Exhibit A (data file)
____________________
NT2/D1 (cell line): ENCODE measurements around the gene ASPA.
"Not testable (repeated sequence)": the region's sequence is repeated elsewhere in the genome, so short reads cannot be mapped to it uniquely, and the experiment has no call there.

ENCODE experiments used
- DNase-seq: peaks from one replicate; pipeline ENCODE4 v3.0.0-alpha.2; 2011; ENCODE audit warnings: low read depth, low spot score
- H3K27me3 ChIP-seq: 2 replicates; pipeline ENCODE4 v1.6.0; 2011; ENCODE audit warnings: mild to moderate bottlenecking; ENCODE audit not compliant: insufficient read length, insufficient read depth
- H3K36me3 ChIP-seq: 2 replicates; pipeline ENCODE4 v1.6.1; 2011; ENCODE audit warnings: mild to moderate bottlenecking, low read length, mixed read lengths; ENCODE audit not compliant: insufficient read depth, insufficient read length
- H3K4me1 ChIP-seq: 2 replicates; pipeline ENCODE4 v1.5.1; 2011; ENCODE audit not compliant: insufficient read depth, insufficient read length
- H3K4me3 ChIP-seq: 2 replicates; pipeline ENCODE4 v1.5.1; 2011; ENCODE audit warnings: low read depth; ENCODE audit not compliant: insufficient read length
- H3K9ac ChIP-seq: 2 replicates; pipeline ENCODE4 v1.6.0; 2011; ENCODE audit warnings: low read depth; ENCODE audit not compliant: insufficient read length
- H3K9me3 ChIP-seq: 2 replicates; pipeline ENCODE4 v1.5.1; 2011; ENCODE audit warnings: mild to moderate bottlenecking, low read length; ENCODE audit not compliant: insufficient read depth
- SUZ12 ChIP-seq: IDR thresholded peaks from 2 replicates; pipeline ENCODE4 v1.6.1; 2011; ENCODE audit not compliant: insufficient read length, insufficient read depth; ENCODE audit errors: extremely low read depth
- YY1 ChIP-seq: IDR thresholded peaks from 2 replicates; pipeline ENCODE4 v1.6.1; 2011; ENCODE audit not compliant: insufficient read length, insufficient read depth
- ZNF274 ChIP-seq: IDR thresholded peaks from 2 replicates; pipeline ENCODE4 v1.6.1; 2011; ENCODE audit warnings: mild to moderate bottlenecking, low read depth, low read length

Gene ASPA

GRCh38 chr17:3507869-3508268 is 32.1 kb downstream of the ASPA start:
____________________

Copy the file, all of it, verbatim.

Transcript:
NT2/D1 (cell line): ENCODE measurements around the gene ASPA.
"Not testable (repeated sequence)": the region's sequence is repeated elsewhere in the genome, so short reads cannot be mapped to it uniquely, and the experiment has no call there.

ENCODE experiments used
- DNase-seq: peaks from one replicate; pipeline ENCODE4 v3.0.0-alpha.2; 2011; ENCODE audit warnings: low read depth, low spot score
- H3K27me3 ChIP-seq: 2 replicates; pipeline ENCODE4 v1.6.0; 2011; ENCODE audit warnings: mild to moderate bottlenecking; ENCODE audit not compliant: insufficient read length, insufficient read depth
- H3K36me3 ChIP-seq: 2 replicates; pipeline ENCODE4 v1.6.1; 2011; ENCODE audit warnings: mild to moderate bottlenecking, low read length, mixed read lengths; ENCODE audit not compliant: insufficient read depth, insufficient read length
- H3K4me1 ChIP-seq: 2 replicates; pipeline ENCODE4 v1.5.1; 2011; ENCODE audit not compliant: insufficient read depth, insufficient read length
- H3K4me3 ChIP-seq: 2 replicates; pipeline ENCODE4 v1.5.1; 2011; ENCODE audit warnings: low read depth; ENCODE audit not compliant: insufficient read length
- H3K9ac ChIP-seq: 2 replicates; pipeline ENCODE4 v1.6.0; 2011; ENCODE audit warnings: low read depth; ENCODE audit not compliant: insufficient read length
- H3K9me3 ChIP-seq: 2 replicates; pipeline ENCODE4 v1.5.1; 2011; ENCODE audit warnings: mild to moderate bottlenecking, low read length; ENCODE audit not compliant: insufficient read depth
- SUZ12 ChIP-seq: IDR thresholded peaks from 2 replicates; pipeline ENCODE4 v1.6.1; 2011; ENCODE audit not compliant: insufficient read length, insufficient read depth; ENCODE audit errors: extremely low read depth
- YY1 ChIP-seq: IDR thresholded peaks from 2 replicates; pipeline ENCODE4 v1.6.1; 2011; ENCODE audit not compliant: insufficient read length, insufficient read depth
- ZNF274 ChIP-seq: IDR thresholded peaks from 2 replicates; pipeline ENCODE4 v1.6.1; 2011; ENCODE audit warnings: mild to moderate bottlenecking, low read depth, low read length

Gene ASPA

GRCh38 chr17:3507869-3508268 is 32.1 kb downstream of the ASPA start: